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Gold (XAU/USD) closed today at $1967.40 an ounce, up $3.10 or 0.16%.

Last week, we saw support from the Fed’s announcements of lower interest rates for longer, and the Fed’s willingness to allow inflation to “overshoot” its 2% annual target for some time.

The recent gold rally has been mainly due to inflation-driven demand, and the Fed’s new monetary policy just added fuel to the fire.

When investors expect higher inflation in the future, they buy gold as an “alternative currency”.

Gold is often used to hedge against inflation because, unlike fiat currencies like the U.S. dollar, its supply doesn’t change much year to year.

Also, as economic conditions start to deteriorate further in the U.S, the possibility of additional Fed stimulus remains a strong catalyst to keep the gold run going.

After a sharp correction from earlier in the month, gold has just been chopping around for the past couple of weeks, unable to make any new swing highs nor swing lows.

Gold Price Chart - August 31, 2020

Looking at the daily chart above, the price is still trading above its 50 SMA (purple line) and well above its 200 SMA (blue line), so it still remains in a bullish trend.

Gold's Trend Strength

The good news is that higher lows have been forming.

Traders appear to be following the “inflation trade” that was reignited following Fed Chairman Jerome Powell’s dovish speech on monetary policy and it seems like gold is gathering energy for another move up.

Price seems to have found support off the ascending channel, bouncing off of it a couple of times last week.

It’s now trying to break through a near-term resistance area involving the top of the ascending channel, descending trend line, and its 20 SMA (yellow line).

If price can close above this area and above the high from last Thursday, I look for gold to rise to 2000, and then to retest its all-time high at 2075.

It’s important that the ascending channel support and last week’s low of 1902 holds.

When watching gold, it’s important to keep an eye out on the U.S. dollar.

Most of the time, gold and the U.S. dollar share an inverse relationship.

Gold vs. Dollar

When the U.S. dollar appreciates, the price of gold (XAU/USD) tends to fall. Conversely, when the U.S. dollar falls, gold tends to appreciate.

Since international gold is denominated in USD, any weakness in the U.S. dollar pushes up the price of gold and vice versa.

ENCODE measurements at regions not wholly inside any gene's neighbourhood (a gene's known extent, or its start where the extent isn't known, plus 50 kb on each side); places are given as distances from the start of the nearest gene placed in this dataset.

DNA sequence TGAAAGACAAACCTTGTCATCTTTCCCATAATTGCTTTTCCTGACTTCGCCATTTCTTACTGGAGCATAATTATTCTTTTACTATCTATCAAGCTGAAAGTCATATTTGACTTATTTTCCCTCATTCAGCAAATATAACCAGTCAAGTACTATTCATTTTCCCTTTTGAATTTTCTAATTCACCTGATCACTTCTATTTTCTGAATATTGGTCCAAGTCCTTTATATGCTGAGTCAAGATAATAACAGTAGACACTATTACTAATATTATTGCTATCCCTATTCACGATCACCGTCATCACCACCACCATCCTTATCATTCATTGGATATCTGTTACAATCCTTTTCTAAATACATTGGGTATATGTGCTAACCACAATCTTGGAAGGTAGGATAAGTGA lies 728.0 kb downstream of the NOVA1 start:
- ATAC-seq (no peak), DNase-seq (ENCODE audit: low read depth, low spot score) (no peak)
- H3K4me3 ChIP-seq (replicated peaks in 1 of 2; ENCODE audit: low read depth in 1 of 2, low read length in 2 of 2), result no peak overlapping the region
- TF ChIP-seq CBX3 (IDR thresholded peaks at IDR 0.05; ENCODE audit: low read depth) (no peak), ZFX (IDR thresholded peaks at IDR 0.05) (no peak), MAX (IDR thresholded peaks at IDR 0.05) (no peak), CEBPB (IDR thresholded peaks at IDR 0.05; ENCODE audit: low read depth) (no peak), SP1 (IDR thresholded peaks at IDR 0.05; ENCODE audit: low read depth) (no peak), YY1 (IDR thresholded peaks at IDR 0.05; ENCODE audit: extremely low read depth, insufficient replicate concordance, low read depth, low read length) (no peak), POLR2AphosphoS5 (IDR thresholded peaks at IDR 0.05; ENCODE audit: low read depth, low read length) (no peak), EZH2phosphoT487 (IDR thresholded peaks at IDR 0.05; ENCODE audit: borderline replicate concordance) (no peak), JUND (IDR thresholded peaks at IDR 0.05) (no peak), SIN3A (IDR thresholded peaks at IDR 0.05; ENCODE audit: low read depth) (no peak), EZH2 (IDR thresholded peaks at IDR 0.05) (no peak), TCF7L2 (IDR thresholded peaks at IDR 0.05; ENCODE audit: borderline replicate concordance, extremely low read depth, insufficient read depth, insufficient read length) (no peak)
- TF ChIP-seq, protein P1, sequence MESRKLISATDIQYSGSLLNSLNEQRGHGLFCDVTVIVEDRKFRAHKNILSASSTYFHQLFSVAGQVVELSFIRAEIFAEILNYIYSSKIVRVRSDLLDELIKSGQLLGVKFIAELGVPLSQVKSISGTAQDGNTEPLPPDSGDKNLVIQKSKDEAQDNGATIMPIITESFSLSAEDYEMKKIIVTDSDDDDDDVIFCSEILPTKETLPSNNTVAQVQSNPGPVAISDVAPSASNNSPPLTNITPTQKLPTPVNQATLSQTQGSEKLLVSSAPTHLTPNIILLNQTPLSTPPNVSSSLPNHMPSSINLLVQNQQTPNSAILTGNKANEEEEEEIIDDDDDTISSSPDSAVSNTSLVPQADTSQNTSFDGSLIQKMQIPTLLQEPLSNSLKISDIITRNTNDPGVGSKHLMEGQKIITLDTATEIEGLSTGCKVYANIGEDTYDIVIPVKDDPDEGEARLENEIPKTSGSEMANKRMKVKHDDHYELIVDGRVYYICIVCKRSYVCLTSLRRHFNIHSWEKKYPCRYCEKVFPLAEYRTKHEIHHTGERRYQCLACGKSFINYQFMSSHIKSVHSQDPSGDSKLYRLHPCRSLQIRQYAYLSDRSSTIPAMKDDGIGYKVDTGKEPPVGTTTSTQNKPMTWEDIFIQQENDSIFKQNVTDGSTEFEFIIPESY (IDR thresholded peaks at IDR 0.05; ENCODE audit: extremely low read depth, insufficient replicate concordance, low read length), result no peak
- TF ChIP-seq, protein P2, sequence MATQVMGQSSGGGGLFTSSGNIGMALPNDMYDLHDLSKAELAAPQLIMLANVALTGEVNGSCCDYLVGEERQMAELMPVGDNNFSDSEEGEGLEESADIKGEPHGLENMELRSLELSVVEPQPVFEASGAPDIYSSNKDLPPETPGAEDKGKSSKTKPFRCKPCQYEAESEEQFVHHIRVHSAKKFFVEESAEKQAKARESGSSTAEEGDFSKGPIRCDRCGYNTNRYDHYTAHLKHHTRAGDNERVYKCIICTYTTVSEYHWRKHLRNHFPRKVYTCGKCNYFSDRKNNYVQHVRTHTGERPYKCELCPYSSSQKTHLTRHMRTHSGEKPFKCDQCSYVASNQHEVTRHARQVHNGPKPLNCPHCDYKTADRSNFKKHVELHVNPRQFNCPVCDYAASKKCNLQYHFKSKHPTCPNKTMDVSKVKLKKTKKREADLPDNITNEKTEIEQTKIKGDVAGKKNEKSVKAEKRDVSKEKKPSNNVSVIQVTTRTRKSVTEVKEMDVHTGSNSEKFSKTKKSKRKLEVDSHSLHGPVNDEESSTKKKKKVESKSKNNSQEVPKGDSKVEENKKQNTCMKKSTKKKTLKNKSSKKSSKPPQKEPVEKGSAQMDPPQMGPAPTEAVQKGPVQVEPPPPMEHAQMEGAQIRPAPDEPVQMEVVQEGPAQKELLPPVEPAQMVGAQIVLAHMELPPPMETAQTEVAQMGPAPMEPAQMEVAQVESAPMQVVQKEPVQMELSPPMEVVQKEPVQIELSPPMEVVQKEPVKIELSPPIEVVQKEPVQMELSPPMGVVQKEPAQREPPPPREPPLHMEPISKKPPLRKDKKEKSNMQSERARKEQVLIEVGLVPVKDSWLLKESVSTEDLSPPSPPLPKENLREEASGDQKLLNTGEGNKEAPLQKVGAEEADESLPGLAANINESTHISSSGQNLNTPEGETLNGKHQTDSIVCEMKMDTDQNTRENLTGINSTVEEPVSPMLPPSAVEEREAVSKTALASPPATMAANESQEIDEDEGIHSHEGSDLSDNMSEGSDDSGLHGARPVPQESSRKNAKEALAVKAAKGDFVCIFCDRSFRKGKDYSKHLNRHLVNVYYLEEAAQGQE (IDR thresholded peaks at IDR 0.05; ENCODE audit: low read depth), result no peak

A falling dollar increases the value of currencies of other countries. This makes commodities priced in U.S. dollars, such as gold, cheaper. These cheaper prices then tend to increase demand.

As you can see from the chart above, gold and the DXY have been moving in opposite directions since mid-April.

The U.S. Dollar Index or DXY measures the performance of the dollar against a basket of other currencies including EUR, JPY, GBP, CAD, CHF, and SEK.

If the U.S. dollar continues to fall, this will be great for gold.

If we look at a daily chart of DXY, we can see it’s in a strong downtrend, given that the price is below its 50 SMA (purple line) and 200 SMA (blue line).

US Dollar Index - August 31, 2020

It’s also trading within a descending channel.

The 92 handle looks to be near-term support, so if we can see a breakdown (downside breakout) below this, I expect the U.S. dollar to continue to fall.

This would help push gold back up to its high of 2375 and potentially make new highs.

Given that the trend remains bullish, the path of least resistance for gold remains upward, so I don’t want to fight the trend and instead, trade with it.

Here’s my trade idea.

Buy XAU/USD if all the following conditions are met:

  • Price closes above the ascending channel
  • Price closes above the 20 SMA (yellow line)
  • Price closes above yesterday’s high (1976.40)

My initial stop loss (SL) will be 1885.

My profit target (PT) will be left open. I look to target at least the most recent high of 2075, but will evaluate price action as the price nears the most recent swing high (August 18) at 2015. 

This content is strictly for informational purposes only and does not constitute as investment advice. Trading any financial market involves risk. Please read our Risk Disclosure to make sure you understand the risks involved.